American conductor Kazem Abdullah and diversity at U.S. orchestras

Posted on: June 20, 2016

In Friday’s (6/17) New York Times, Phillip Lutz writes that conductor Kazem Abdullah, “who was born in Indianapolis and grew up in Washington and Dayton, Ohio, said he would like to return to the United States next year after his contract in Germany is up” as general music director of the city of Aachen. “The only problem, he said, is that he is most likely to find his opportunities limited in part because of his outsider status as an African-American, and a Muslim, in the world of classical music….  That is why he jumped at the chance when the Westchester Philharmonic contacted him more than a year ago about conducting Brahms’s Piano Concerto No. 1 and Mozart’s ‘Jupiter’ Symphony this past Sunday…. The lack of diversity in American orchestras is an issue of long standing, but it has gained fresh currency. The League of American Orchestras held a major conference on the subject this month in Baltimore.… Mr. Abdullah’s booking makes sense musically, [executive director Joshua Worby] said…. It also strikes a blow for diversity.” Click here to read Symphony magazine’s article about how composers and conductors with Middle Eastern backgrounds are enriching America’s orchestral life.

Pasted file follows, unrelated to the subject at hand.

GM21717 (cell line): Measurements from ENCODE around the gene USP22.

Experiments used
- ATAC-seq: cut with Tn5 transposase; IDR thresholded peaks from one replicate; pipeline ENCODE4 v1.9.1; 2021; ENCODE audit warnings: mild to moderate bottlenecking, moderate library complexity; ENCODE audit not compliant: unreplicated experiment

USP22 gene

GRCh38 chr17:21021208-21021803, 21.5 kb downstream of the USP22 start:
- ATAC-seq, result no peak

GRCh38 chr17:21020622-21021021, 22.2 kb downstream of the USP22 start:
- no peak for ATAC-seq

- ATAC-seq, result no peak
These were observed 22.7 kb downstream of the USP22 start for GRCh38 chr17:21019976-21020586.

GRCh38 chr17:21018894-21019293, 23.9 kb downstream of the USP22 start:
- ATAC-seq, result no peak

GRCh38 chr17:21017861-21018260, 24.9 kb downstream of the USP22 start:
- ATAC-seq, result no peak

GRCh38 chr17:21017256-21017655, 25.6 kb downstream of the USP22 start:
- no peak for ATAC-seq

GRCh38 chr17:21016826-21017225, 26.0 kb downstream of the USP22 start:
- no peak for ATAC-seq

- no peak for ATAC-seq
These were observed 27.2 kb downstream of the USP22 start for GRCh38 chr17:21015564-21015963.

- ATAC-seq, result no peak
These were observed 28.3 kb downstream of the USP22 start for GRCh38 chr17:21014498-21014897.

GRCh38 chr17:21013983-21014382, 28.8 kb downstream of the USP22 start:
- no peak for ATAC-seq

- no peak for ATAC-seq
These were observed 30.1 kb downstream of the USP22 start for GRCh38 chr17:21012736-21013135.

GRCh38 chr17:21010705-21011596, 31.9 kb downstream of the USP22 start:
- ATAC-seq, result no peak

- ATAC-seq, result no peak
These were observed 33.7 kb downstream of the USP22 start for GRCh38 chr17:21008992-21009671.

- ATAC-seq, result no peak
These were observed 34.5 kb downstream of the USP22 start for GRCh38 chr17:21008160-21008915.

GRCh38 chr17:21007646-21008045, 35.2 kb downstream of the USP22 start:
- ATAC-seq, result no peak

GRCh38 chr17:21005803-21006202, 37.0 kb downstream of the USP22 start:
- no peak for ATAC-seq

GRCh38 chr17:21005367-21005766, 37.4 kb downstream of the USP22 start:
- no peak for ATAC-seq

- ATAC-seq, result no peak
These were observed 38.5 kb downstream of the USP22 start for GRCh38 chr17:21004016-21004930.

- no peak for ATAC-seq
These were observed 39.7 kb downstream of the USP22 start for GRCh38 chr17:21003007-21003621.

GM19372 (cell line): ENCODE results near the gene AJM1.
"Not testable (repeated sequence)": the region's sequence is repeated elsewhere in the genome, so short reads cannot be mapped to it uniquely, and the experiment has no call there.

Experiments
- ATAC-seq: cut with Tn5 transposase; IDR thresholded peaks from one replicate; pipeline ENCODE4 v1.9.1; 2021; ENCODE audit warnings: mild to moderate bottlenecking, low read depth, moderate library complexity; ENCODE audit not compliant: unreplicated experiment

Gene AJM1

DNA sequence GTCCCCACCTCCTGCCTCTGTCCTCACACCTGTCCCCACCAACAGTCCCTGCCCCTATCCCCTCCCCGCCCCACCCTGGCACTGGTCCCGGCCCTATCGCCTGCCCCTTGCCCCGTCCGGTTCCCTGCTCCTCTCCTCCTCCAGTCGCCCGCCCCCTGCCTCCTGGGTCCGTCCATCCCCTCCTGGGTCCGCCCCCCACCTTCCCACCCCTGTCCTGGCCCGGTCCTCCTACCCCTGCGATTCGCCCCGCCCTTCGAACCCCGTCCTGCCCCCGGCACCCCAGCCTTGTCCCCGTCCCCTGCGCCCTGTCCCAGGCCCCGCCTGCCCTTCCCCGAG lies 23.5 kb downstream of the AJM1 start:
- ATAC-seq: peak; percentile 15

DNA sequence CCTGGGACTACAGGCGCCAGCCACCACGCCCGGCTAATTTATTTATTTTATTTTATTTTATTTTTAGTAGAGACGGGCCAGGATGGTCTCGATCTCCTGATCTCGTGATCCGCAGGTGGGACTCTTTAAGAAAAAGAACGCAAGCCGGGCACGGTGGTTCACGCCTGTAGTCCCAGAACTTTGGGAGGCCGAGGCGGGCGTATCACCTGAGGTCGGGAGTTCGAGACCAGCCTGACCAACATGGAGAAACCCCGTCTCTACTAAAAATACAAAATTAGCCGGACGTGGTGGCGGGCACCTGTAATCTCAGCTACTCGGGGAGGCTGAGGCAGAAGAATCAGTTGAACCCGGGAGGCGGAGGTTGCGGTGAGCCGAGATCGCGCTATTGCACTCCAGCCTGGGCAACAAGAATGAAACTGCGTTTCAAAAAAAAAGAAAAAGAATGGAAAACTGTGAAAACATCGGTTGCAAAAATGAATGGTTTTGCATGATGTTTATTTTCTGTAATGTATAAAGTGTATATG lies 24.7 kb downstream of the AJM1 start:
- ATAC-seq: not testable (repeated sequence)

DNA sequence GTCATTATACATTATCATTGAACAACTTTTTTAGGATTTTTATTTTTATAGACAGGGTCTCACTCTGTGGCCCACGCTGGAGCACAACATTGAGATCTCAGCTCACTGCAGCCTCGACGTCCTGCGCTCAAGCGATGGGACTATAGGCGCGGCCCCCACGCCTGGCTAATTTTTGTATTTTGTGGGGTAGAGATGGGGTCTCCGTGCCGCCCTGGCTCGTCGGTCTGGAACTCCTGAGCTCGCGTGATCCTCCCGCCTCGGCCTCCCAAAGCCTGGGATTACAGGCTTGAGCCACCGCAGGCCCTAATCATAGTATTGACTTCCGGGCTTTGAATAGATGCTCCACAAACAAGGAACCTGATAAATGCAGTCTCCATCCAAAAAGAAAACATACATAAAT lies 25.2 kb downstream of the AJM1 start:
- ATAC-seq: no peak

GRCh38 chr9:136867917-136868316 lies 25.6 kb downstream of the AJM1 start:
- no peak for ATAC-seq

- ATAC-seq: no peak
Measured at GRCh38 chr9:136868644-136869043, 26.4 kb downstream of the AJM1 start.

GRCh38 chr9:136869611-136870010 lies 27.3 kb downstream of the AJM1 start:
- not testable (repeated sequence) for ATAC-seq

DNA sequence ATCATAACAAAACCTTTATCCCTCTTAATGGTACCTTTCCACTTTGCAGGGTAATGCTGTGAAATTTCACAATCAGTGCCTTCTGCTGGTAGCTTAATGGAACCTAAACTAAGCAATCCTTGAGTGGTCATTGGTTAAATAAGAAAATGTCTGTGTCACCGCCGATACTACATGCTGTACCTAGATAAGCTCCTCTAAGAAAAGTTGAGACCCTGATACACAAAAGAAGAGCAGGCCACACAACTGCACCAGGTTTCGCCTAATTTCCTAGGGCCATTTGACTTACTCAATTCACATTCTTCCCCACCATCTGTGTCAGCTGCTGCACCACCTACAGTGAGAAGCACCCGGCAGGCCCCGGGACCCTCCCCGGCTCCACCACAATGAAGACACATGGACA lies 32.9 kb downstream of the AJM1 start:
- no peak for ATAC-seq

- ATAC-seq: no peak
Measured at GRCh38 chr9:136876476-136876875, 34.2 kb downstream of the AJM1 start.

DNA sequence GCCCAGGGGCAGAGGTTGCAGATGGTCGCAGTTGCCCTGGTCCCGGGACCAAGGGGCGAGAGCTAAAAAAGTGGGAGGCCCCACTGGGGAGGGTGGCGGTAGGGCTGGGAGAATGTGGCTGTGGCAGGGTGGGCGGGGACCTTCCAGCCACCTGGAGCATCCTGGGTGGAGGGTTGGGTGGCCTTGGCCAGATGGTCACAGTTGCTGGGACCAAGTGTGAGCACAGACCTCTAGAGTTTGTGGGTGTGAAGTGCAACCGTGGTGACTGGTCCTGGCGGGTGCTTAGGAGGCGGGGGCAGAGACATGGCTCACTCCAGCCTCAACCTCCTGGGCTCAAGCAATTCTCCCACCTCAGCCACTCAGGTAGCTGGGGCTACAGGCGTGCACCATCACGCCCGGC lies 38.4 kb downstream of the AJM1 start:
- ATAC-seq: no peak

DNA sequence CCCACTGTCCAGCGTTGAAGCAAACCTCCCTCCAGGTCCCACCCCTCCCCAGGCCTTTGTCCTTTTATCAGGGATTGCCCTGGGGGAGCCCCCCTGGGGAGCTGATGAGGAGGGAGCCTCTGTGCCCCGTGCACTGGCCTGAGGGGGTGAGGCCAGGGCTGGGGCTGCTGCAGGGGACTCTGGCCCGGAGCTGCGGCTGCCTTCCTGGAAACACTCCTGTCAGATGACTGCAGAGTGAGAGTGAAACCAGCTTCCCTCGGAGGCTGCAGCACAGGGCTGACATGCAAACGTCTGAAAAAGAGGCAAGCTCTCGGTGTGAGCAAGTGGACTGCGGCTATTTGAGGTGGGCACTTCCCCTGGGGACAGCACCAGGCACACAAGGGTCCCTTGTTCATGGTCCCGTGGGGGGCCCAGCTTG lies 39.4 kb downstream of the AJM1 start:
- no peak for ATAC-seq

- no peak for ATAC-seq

Posted June 20, 2016

Pictured: Kazem Abdullah leads a public rehearsal of Aachen, Germany’s International Chorbiennale, 2013